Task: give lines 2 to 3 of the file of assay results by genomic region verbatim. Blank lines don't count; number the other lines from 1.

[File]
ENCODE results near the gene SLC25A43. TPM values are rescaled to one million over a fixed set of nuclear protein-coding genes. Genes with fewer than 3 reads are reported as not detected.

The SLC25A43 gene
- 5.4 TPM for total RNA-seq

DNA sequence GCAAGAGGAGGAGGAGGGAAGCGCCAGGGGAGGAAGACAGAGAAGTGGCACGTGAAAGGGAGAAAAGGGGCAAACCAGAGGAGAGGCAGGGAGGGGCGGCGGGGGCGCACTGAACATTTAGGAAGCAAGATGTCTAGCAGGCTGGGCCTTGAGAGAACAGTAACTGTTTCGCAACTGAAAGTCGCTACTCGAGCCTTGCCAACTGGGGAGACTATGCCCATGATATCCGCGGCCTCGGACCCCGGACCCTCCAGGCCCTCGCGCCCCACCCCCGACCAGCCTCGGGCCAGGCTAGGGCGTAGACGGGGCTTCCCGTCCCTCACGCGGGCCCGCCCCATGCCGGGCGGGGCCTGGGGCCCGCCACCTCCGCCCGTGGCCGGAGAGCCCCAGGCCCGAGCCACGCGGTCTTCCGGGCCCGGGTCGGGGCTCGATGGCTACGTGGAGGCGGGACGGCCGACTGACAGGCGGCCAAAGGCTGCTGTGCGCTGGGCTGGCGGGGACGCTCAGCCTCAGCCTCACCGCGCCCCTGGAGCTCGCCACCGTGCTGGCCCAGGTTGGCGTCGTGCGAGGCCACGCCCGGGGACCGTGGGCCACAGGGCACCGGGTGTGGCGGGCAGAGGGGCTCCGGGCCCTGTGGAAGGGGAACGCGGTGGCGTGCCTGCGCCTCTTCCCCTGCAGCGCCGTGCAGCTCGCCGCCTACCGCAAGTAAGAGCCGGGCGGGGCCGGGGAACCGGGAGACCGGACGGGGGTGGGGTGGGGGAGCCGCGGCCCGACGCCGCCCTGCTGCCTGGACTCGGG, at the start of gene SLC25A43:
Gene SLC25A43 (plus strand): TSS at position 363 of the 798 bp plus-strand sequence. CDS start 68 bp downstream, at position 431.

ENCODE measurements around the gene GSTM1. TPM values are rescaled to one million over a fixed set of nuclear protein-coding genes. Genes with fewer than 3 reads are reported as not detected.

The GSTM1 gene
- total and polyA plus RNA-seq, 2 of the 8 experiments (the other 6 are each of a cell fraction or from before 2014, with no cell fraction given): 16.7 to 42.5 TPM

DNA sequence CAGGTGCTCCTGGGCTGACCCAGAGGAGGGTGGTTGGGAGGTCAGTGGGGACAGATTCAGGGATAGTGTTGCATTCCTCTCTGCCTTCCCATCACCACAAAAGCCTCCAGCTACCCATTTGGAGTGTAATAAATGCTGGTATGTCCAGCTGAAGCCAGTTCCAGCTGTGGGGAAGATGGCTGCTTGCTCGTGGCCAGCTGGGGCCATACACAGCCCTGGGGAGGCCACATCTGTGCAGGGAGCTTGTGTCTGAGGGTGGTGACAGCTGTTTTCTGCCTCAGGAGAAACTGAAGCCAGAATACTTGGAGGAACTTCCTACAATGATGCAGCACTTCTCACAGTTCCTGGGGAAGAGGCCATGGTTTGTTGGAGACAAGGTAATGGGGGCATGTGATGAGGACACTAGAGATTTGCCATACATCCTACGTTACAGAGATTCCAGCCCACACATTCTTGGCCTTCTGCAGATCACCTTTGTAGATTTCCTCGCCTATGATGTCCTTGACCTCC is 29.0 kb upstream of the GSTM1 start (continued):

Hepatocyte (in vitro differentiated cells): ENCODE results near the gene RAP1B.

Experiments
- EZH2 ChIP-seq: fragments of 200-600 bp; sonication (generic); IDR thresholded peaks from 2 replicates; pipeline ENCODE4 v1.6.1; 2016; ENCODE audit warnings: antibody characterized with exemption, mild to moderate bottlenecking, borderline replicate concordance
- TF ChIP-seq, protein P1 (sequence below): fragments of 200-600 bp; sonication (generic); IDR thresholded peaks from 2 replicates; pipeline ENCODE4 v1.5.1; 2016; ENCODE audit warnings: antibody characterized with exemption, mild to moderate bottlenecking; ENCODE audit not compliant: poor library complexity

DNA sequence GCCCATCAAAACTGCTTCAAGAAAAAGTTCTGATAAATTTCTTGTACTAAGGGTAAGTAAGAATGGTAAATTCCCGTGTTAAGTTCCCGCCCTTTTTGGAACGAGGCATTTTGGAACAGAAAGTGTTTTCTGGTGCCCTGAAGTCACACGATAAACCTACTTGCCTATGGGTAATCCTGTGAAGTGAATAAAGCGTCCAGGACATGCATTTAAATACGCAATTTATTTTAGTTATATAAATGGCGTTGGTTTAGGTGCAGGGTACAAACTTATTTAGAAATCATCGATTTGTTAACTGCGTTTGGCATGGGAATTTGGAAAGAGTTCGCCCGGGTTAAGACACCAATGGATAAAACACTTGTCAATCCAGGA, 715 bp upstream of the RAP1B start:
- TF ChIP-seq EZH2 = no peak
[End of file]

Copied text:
The SLC25A43 gene
- 5.4 TPM for total RNA-seq